• This is a political forum that is non-biased/non-partisan and treats every persons position on topics equally. This debate forum is not aligned to any political party. In today's politics, many ideas are split between and even within all the political parties. Often we find ourselves agreeing on one platform but some topics break our mold. We are here to discuss them in a civil political debate. If this is your first visit to our political forums, be sure to check out the RULES. Registering for debate politics is necessary before posting. Register today to participate - it's free!

They Did Their Homework (800 Years of It)

donsutherland1

DP Veteran
Joined
Oct 17, 2007
Messages
11,818
Reaction score
10,197
Location
New York
Gender
Male
Political Leaning
Centrist
The July 4, 2010 edition of The New York Times profiles a recent book written by Carmen Reinhart and Kenneth Rogoff entitled This Time is Different. The book examines 800 years of experience concerning sovereign and domestic debt defaults, banking crises, currency debasement, and inflation.

Some excerpts from the article:

In the past, other economists often took the same empirical approach as the Reinhart-Rogoff team. But this approach fell into disfavor over the last few decades as economists glorified financial papers that were theory-rich and data-poor...

But in the wake of the recent crisis, a few economists — like Professors Reinhart and Rogoff, and other like-minded colleagues like Barry Eichengreen and Alan Taylor — have been encouraging others in their field to look beyond hermetically sealed theoretical models and into the historical record.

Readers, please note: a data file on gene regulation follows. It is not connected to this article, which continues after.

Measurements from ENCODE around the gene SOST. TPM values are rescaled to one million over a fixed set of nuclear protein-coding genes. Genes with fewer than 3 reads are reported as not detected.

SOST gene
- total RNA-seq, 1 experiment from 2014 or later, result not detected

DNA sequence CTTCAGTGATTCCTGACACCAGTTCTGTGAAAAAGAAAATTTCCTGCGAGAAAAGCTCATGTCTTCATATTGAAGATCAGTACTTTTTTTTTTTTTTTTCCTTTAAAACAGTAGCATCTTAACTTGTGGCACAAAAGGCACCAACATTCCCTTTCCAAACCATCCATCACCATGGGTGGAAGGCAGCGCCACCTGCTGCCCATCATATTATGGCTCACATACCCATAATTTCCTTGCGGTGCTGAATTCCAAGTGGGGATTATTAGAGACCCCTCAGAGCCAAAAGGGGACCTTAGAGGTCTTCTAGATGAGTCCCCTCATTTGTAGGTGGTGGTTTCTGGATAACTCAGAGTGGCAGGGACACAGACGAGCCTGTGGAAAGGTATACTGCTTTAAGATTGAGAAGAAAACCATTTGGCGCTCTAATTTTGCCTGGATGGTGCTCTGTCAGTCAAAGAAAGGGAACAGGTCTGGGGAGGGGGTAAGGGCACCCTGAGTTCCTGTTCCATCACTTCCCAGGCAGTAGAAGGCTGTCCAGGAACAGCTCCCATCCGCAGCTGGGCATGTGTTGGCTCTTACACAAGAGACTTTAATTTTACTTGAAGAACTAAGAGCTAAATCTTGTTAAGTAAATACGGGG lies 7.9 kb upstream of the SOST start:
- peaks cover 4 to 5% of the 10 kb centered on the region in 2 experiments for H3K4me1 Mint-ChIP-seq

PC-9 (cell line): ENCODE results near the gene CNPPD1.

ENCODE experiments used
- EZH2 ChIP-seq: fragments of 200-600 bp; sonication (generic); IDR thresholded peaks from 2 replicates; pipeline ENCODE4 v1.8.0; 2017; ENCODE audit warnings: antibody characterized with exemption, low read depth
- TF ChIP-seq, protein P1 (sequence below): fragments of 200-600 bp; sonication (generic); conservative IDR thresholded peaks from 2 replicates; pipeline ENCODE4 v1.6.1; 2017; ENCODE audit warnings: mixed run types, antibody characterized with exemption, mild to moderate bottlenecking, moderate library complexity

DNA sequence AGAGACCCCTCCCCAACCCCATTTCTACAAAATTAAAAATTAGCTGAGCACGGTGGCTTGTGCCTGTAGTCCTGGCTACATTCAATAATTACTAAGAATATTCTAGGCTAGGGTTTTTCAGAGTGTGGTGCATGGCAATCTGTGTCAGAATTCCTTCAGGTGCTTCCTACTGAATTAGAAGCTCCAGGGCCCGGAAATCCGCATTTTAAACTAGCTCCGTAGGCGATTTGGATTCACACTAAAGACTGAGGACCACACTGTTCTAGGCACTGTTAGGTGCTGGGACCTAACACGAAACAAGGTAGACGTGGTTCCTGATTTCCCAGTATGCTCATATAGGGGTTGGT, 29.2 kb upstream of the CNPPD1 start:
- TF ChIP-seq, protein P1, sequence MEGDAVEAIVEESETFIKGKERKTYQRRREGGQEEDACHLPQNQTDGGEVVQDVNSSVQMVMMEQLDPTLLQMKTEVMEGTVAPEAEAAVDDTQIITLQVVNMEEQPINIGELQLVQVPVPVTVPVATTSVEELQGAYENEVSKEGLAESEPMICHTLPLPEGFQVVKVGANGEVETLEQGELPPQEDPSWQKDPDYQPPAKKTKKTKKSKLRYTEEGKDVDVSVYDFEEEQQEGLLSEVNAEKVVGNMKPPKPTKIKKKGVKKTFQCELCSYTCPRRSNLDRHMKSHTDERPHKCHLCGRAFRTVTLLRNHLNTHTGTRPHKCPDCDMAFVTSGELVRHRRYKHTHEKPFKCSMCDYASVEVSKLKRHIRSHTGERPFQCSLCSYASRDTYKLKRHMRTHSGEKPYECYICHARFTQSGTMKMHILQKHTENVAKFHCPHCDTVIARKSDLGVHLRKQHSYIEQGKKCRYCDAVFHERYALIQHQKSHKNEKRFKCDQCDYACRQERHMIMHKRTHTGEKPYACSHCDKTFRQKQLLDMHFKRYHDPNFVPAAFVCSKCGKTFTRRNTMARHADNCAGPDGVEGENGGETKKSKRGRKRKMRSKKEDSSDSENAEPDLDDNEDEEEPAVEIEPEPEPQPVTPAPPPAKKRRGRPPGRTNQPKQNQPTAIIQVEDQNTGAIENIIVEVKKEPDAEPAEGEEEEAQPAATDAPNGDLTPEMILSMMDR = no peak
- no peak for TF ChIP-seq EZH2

http://www.nytimes.com/2010/07/04/business/economy/04econ.html

This look at the historical perspective is refreshing and urgently needed, Indeed, in the opening of Benjamin Graham's classic work Security Analysis, Graham wrote of the 1927-33 period that witnessed the U.S. stock market crash and, in its aftermath, the Great Depression:

It can hardly be said that the past six years have taught us anything about speculation that was not known before. Even though the last bull and bear markets have been unexampled in recent history as regards both magnitude and duration, at bottom the experience of speculators was no different from that in all previous market cycles… That enormous profits should have turned into still more colossal losses, that new theories should have been developed and later discredited, that unlimited optimism should have been succeeded by the deepest despair are all in strict accord with age-old tradition.

In the end, the lessons of the past provide a potentially invaluable foundation for risk management, economics, management, and any other endeavor in which human decision making plays an important role. Without a strong understanding of the historical experience, to borrow from Graham, the human “tendency to forgive, and particularly to forget, the sins committed against it in the past” will lead to society’s being caught unprepared when the seeds for a new crisis germinate and the crisis explodes onto the scene.
 
Last edited:

oldreliable67

DP Veteran
Joined
Oct 3, 2005
Messages
4,641
Reaction score
1,102
Gender
Male
Political Leaning
Undisclosed
Am right in the middle of Reinhart and Rogoff. It isn't easy or light reading, but it is fascinating. Recommended for anyone interested in economic history.

Speaking of recommended readings, here are a couple of others:

Demon of our Own Design, by Richard Bookstaber

The Big Short, by Michael Lewis
 
Top Bottom